Kevork Djansezian/Getty ImagesBradford Doolittle, ESPN.com writer: When Jackie Bradley Jr. homered off of Kenley Jansen to tie Game 3, that's when I became fairly certain Boston would win the Series even though L.A. eventually won that game. It was Jansen's first appearance of the Series, and by that point, we already knew that Dave Roberts didn't have great middle relief options. The Dodgers' formula for winning was great starts and Jansen putting down the hammer, and when it became apparent that his regular-season long-ball problems had followed him into October, Los Angeles was in trouble.
How would you sum up the 2018 World Series in 50-75 words?
Miller: The Red Sox got the hits when they needed to. They scored almost six runs a game while hitting .222/.303/.386, which only makes sense when you see that they hit .309/.397/.485 with men on base. We spend a lot of effort on the GM-ing parts of the game -- putting the roster together -- but GMs can't really go out looking for "a ton of big hits in the World Series." That's just the players playing, and one team playing better.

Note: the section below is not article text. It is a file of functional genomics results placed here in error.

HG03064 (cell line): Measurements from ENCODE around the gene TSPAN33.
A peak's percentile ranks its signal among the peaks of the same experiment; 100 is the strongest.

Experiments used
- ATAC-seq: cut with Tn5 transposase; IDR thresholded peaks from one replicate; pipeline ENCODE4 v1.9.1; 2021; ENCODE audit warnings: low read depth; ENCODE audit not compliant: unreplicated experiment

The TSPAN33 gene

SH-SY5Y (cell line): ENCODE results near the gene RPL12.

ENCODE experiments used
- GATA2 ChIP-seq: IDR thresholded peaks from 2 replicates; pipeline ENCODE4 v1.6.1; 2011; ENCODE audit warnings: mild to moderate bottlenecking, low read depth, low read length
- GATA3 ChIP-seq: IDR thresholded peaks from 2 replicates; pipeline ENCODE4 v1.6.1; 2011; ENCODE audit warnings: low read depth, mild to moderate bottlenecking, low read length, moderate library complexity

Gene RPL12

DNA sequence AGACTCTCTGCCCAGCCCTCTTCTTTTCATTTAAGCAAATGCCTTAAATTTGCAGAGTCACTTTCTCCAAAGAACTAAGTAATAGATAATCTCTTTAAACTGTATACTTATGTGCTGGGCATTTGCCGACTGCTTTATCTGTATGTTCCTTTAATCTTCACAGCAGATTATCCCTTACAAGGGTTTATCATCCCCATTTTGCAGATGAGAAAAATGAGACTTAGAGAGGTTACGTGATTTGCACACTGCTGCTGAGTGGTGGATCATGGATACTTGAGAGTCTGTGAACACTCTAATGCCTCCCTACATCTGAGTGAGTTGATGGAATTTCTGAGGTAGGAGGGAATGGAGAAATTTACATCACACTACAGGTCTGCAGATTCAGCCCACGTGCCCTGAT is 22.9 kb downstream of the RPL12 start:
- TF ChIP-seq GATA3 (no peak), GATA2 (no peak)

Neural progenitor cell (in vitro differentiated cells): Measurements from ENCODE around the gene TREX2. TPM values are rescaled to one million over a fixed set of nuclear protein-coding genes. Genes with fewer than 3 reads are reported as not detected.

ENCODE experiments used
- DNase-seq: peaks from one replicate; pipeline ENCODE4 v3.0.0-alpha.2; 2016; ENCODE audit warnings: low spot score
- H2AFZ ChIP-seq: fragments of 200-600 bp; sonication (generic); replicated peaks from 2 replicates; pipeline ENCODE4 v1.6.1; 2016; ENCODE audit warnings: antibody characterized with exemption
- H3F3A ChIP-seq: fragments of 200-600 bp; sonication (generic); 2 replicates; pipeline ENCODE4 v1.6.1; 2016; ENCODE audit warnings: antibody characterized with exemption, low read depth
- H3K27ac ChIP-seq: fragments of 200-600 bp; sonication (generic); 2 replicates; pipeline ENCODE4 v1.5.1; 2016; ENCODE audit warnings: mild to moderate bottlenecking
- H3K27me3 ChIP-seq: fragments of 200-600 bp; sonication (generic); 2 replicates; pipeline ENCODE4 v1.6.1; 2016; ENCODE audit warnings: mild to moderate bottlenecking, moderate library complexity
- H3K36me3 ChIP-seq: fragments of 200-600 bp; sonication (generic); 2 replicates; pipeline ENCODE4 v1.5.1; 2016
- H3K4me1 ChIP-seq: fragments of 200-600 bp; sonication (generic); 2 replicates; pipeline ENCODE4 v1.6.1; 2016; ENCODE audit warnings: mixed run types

Schoenfield: The best team in baseball won in five games -- even though Mookie Betts didn't really do much in the Series, Chris Sale didn't do much, Xander Bogaerts didn't do much, Craig Kimbrel was shaky. The Red Sox won not because their stars dominated, but because the entire roster contributed -- a reminder that baseball, in many ways, remains the ultimate team game.
Langs: The 2018 World Series reminded us that this Red Sox team won 108 regular-season games and deserves to be in the conversation with some of the greatest teams ever. They demonstrated the ability to rally, strong offense, dominating pitching and that they were led by an outstanding manager. And even with all of that, the Dodgers reminded us how dramatic baseball can be -- Max Muncy's home run will not be soon forgotten.
Doolittle: We deserved better. I blame the Red Sox for this -- for being too good. Here we had two marquee franchises and iconic venues, and we really only got one drama-laden game. And that game lasted so long, a lot of people missed the best moments. Boston simply overwhelmed the Dodgers in what on paper looked like it would be a more competitive Series.